I have two transcription problems in a glossed Genesis from southern France. The topic is the double Creation of Man narrative. The first problem is caused by the similarity of u m n v in the script.[quunum] What is the meaning of [quunum] ?

ALCUINus . Quattuor modis operatur deus./ Primo in uerbo .ii. inmateria informi .Vn. [quunum] e/ternum creavit omnia simul .tertio. per opera .vi. diebus varias distinx creaturas .quarto. ex primordialibus / seminibus, non incognitae oriuntur naturae [fz?sz?n/v?ot/r?e] saepius / ne pereant reformantur.

God operates in four modes. First, in the Word. .ii. in unformed material .The One. [quunum] eternal/eternity has created all things simultaneously .thirdly. through works in .six. days he distinguished various creatures. .Fourthly. from primordial seeds, there arose natures not unknown [fz?sz?n/v?ot/r?e] quite often are formed again so that they do not perish. Text from Glossed Genesis

Developments. The editor who brought these texts together in the 12th century shortened this paragrah by Alcuin. (thanks Cerberus) This confirms "sed notae" in the previous question, and the reading here "qui vivit in eternum." unknown natures do not arise, but 'previously known [natures]fairly often are re-formed...

Alcuin source material. Quot modis est operatio divina? Quatuor. Primo, quod in verbi [Dei] dispensatione omnia aeterna sunt. Secundo, quod in materia informi 'qui vivit in aeternum, creavit simul.' Tertio, quod per opera dierum sex varias distinxit creaturas. Quarto, quod ex primordialibus seminibus non incognitae oriuntur naturae, sed notae saepius, ne pereant, reformantur.

In this paragraph the short quotation is from Ecclus 18:1 = Sirach (Douay-Rheims 1899 American)18:1 He that liveth for ever created all things together. (credit ref: brianpck)

  • The 'e' following the cluster of letters is the first letter of 'eternum.' – Hugh Feb 16 '17 at 21:15
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    I'll leave the answer to an expert, but my guess is "qui vivit in," cf. Eccl 18:1. Not sure about the "Vn" before it. – brianpck Feb 16 '17 at 21:27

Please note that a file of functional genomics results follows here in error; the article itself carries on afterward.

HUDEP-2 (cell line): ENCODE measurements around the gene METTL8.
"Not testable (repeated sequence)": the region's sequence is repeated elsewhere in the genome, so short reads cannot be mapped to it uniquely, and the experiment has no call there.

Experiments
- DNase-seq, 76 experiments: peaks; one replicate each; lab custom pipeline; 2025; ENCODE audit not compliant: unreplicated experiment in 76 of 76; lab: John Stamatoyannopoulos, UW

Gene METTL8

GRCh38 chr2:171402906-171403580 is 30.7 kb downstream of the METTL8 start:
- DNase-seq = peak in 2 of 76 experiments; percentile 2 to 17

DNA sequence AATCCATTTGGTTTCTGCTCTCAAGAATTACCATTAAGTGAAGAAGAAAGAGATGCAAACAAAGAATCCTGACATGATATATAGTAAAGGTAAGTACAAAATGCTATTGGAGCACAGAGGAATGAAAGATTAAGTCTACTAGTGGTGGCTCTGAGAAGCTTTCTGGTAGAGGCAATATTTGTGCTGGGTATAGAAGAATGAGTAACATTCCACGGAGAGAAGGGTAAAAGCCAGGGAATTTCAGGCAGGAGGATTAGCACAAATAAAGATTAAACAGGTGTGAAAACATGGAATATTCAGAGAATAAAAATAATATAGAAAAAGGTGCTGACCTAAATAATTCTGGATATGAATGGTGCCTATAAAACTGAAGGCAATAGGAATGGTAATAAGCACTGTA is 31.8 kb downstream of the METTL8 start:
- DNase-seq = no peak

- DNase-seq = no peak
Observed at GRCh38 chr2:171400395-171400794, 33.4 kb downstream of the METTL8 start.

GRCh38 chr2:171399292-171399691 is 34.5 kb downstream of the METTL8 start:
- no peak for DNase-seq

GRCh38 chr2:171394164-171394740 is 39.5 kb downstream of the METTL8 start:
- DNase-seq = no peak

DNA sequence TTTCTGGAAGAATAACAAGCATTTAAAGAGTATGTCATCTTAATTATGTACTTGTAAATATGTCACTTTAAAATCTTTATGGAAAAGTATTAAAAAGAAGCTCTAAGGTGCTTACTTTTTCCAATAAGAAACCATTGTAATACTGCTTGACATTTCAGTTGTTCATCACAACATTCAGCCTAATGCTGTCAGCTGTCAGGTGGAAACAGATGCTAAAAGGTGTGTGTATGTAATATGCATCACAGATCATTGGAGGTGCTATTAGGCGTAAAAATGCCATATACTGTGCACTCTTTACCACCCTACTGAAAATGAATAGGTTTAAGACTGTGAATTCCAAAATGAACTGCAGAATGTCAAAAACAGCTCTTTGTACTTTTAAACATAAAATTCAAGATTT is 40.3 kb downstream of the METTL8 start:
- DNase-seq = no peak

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    The other garbled part is probably "sed notae" – brianpck Feb 16 '17 at 21:28
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    @brianpck Is correct. It's in vivit in -- I is another one of those strokes that, like M, N, U, and V, is pretty difficult to distinguish written out side-by-side. – C. M. Weimer Feb 16 '17 at 22:02
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    I think it's noble that you asked two things in two questions, you were trying not to have people "proofread" your work. But in this case, perhaps the two questions could be merged? latin.stackexchange.com/questions/2668/… P.S. I've posted a transcription with the other one. – Cerberus Feb 16 '17 at 22:09

It says Vn~, so vn with a general mark of abbreviation. This mark normally stands for -de if it is written above an -n at the end of a word (provided that -de fits), so it must be unde here, "whence".

I've found an 18th-century print edition of the Sententiae of Petrus Lombardus that has a similar use of unde with partly the same text, and introducing the same quotation:

Secundo, in materia informi quatuor elementorum, de nihilo creando : unde, Qui vivit in aeternum creavit omnia simul.

— Petrus Lombardus, Sententiae, Book II, Distinctio XII, final paragraph.

As per this suggestion, I'll post a link to the full transcription of the passage in this other answer.

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  • Throughout this gloss numbers are picked out by double stops: .ii. .tertio. .vi. .quarto. For this reason I have come to think .Vii. or .Vn. with a bar(m,n) must be another number. So perhaps "Vnum" as a cognomen of the the Divine, hencealso the capital V. – Hugh Feb 16 '17 at 23:01
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    @Hugh: In theory, you could read it as vii. But that wouldn't make sense in the enumeration, which goes up regularly. As to unum, when the bar stands for n/m, normally no other letter is left out. So the bar would have to be a general mark of abbreviation. But then the abbreviation un. would have to be common, which I believe it is not. And it would have to be a nominative to fit the context, unus, which is even less likely. I don't know whether Unus would be used to refer to God; probably not? Lastly, I believe unde can be used to introduce quotations in Mediaeval Latin. – Cerberus Feb 17 '17 at 2:43
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    @Hugh: Please find in my answer above a very similar text using unde in the same way. – Cerberus Feb 17 '17 at 2:56

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